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Are closeted, married people generally happy?

Discussion in 'LGBT Later in Life' started by Growing, Dec 6, 2017.

  1. Growing

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    I'm wondering about the married man that I like. He (kind of) let me know that he was interested in a hook up. When he told me that he was married he volunteered that they were "happy".

    I'm wondering at his present state of mind. Why, I cannot answer. Do you think some people are happy to have their cake and eat it - domestic bliss whilst occasionally having a physical dalliance. Or do you think that somewhere in their psyche they are struggling being closeted.

    Maybe he is emotionally shutdown to connecting with a man and is perfectly ok to have a hookup and consign it to the past.

    Any opinions? Were most closeted married men gradually obliged to move from successful compartmentalization and denial to acceptance that their feelings couldn't be denied. Are some closeted people forever at peace or are they working hard to repress their true nature?
     
  2. LostInDaydreams

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    I don't think anyone can answer that question, apart from the man himself. It depends what he really meant by happy.

    Is his wife aware of his hook ups? If not, that would suggest something wasn't quite right with the relationship, which is just my opinion. I don't think that it's impossible to be gay, married to a member of the opposite-sex and also happy. Just reading posts on EC will show you that, but I think there needs to be communication for the relationship to be happy.

    For me (I'm in a long-term relationship with a man), I wouldn't be interested in hook ups with women, that wouldn't make my current situation happy. This process has never been about just sex with a woman. My relationship wasn't happy, lacked connection, which eventually caused me to question my sexuality. For me, this process has been about questioning whether the kind of relationship I want is only possible with another woman. So, I don't think, personally, I could be at peace with my current situation.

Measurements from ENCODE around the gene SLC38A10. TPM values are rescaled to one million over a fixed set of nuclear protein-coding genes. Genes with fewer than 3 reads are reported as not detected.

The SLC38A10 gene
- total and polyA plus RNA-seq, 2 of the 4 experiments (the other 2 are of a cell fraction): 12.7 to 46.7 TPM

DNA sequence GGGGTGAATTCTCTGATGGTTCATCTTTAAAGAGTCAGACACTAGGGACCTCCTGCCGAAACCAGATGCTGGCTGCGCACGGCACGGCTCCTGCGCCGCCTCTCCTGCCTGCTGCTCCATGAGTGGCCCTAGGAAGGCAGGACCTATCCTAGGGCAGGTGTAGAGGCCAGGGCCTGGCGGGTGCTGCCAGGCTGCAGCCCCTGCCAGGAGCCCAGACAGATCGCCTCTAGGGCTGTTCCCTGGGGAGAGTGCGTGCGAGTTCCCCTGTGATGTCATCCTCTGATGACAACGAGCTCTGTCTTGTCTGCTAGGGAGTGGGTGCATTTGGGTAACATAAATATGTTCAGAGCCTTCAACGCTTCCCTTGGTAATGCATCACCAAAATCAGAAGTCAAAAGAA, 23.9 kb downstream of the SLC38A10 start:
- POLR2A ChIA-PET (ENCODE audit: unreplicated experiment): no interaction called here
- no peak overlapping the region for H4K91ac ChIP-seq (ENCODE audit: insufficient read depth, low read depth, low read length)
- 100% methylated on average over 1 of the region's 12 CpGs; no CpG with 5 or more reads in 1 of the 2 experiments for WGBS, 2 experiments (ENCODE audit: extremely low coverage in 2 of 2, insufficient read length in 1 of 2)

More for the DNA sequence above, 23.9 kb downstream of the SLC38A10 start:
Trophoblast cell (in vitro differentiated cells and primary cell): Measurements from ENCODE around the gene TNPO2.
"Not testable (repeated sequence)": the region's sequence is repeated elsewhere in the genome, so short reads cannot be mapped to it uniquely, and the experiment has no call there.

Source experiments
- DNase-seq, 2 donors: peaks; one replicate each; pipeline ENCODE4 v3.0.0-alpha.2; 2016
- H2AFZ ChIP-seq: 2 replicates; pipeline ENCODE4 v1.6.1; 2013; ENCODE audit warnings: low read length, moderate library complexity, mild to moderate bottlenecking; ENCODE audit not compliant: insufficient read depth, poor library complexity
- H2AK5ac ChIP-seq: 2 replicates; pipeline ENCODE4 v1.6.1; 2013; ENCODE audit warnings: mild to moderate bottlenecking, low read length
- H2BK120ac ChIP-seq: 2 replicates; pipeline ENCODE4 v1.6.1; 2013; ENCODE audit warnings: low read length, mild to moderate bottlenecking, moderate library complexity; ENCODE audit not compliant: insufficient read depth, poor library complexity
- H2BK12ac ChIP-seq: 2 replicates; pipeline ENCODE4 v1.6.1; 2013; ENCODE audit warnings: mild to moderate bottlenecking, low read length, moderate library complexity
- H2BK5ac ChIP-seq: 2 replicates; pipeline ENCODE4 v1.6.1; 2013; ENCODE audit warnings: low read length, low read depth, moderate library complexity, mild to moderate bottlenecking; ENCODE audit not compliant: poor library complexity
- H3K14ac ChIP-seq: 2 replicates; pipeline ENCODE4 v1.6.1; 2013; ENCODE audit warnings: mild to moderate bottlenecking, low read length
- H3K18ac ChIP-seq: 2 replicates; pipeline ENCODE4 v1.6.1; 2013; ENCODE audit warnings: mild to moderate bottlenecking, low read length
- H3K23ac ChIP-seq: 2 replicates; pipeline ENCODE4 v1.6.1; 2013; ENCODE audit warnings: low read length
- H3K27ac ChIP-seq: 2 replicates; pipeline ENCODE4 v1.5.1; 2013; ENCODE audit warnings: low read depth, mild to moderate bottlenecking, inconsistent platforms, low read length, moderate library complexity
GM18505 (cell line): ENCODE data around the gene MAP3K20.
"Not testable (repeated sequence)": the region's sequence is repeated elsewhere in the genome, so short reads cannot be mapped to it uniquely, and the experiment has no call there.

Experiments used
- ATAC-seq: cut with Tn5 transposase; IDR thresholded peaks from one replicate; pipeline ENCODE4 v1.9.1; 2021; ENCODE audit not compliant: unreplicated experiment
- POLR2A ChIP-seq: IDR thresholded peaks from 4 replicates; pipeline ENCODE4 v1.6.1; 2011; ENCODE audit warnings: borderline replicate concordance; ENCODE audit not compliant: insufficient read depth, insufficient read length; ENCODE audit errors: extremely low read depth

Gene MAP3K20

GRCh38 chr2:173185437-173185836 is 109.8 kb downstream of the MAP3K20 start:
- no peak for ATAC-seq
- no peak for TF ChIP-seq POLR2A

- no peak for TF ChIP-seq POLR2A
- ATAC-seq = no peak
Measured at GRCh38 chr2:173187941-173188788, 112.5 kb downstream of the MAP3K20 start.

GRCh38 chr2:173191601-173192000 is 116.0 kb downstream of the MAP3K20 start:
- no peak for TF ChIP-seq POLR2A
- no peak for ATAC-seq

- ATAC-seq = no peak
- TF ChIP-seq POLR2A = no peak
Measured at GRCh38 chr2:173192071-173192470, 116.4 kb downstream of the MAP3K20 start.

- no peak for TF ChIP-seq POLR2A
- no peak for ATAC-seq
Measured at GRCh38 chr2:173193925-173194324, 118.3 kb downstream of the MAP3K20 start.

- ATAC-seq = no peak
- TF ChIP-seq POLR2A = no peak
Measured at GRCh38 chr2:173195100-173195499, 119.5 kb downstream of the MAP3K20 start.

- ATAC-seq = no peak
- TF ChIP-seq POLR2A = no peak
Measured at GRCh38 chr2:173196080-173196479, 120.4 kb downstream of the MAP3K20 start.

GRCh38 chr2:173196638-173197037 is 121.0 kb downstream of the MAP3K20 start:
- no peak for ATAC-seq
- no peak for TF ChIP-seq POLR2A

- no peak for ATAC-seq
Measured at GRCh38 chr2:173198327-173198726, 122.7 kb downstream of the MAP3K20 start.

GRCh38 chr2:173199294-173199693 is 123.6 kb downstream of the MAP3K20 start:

I hope that answers your question a little bit.
     
  3. Chip

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    This is something that would be near impossible to get any reliable data on, because most closeted people probably wouldn't respond to a request for a survey or research.

    However, I think it's safe to say that no one who is closeted, hiding that info from their spouse, and sneaking around can truly be happy. They're being inauthentic with themselves and those around them, and we do know from research that that sort of inauthenticity causes stress, anxiety, and all sorts of other discomfort, both physical and emotional.

    Yet... people lie and deny to protect themselves and convince themselves that staying where they are is the best choice. It almost never is.

    Also, hopefully you're not considering any sort of hookup or relationship with a married person. Unless you don't have any cares or concerns about the pain you'd be contributing to with his spouse, it's a terrible idea.